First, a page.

To configure this setting, locate the Basic Auth Realm setting and type a value.

Specifying a fallback host

Another feature that you can configure within an HTTP profile is HTTP redirection. HTTP redirection allows you to redirect HTTP traffic to another protocol identifier, host name, port number, or URI path. For example, if all members of the targeted pool are unavailable (that is, the members are disabled, marked as down, or have exceeded their connection limit), the Link Controller can redirect the HTTP request to the fallback host, with the HTTP reply Status Code 302 Found.

When configuring the Link Controller to redirect HTTP traffic to a fallback host, you can specify an IP address or a fully-qualified domain name (FQDN). The value that you specify becomes the value of the Location header that the servers sends in the response. For example, you can specify a redirection as http://redirector.siterequest.com.

Inserting headers into HTTP requests

An optional setting in an HTTP profile is HTTP header insertion. The HTTP header being inserted can include a client IP address. Including a client IP address in an HTTP header is useful when a connection goes through a secure network address translation (SNAT) and you need to preserve the original client IP address.

The format of the header insertion that you specify is generally a quoted string. Alternatively, however, you can insert a Tools Command Language (TCL) expression into a header that dynamically resolves to the desired value. When you assign the configured HTTP profile to a virtual server, the Link Controller then inserts the header specified in the profile into any HTTP request that the Link Controller sends to a pool or pool member.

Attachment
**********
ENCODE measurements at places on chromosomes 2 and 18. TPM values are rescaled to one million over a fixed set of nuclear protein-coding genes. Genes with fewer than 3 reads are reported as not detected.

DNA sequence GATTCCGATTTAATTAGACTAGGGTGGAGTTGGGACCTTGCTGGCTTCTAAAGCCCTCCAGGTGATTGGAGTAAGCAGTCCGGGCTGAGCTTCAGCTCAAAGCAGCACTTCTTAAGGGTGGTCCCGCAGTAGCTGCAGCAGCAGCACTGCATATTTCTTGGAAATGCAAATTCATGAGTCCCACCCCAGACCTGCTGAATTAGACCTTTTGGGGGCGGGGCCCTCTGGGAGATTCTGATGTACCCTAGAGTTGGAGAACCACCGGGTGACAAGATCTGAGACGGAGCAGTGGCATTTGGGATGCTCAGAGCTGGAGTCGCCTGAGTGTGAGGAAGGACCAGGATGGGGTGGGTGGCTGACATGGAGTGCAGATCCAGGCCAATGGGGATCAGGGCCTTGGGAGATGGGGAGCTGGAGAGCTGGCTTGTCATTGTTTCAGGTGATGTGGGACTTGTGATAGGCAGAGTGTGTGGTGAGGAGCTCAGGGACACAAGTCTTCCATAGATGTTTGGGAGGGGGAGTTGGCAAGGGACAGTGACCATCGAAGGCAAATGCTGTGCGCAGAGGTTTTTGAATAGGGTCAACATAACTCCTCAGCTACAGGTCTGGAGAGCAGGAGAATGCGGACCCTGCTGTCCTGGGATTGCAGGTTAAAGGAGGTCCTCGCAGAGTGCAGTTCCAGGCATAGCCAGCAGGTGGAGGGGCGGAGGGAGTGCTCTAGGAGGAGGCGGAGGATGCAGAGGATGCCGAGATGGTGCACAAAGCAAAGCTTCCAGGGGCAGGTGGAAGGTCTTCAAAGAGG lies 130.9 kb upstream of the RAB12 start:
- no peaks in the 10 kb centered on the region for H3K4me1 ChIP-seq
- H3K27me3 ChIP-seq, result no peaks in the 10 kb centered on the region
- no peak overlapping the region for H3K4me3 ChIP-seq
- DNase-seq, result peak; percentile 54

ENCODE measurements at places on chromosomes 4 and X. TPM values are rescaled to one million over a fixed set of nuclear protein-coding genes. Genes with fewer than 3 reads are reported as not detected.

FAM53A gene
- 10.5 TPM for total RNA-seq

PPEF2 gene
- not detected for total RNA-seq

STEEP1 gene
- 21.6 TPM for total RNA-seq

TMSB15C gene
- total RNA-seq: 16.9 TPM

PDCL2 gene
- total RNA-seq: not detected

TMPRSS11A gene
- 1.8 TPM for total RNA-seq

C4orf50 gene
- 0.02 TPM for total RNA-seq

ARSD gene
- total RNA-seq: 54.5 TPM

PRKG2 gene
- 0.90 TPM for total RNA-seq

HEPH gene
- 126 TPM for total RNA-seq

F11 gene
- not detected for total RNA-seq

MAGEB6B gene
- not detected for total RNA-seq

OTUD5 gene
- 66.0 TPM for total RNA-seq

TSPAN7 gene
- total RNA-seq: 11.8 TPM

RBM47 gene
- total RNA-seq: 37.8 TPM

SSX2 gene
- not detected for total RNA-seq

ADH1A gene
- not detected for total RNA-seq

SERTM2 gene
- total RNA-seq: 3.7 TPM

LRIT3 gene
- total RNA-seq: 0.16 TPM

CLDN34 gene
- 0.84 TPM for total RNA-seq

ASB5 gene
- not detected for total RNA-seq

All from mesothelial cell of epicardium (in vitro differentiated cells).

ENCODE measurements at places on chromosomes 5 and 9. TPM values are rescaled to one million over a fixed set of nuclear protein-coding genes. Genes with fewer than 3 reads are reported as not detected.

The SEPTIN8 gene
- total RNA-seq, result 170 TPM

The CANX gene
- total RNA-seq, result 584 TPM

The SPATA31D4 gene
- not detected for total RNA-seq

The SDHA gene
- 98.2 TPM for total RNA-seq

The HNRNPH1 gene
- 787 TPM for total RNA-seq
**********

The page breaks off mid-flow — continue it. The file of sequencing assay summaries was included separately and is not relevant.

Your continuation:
To insert a header into an HTTP request, locate the Header Insert setting and type a value.

Erasing content from HTTP headers

Another optional setting is the header erase setting. Using this setting, you can configure a pool to erase the contents of a header from an HTTP client request. When you use this setting, the Link Controller erases the contents of the specified header and replaces that content with blank spaces. The header itself is retained.

With this feature, you can erase header content from HTTP requests before forwarding the requests over the network. Such headers might contain sensitive information, such as user IDs or telephone numbers, that must be erased before the information is forwarded.

The client header with the contents to be erased must be specified as a quoted string.

To erase a header from an HTTP request, locate the Header Erase setting and type a value.

Configuring chunking

Sometimes, you might want to inspect and/or modify HTTP application data, such as when you are using an iRule that inspects the content of an HTTP response. Such inspections or modifications require that the response be unchunked, that is, not in chunked encoding. Using the Response Chunking settings, the Link Controller can unchunk a chunked response before performing an action on that response.

Possible values for this setting are Unchunk, Rechunk, Selective, and Preserve. The default value is Preserve.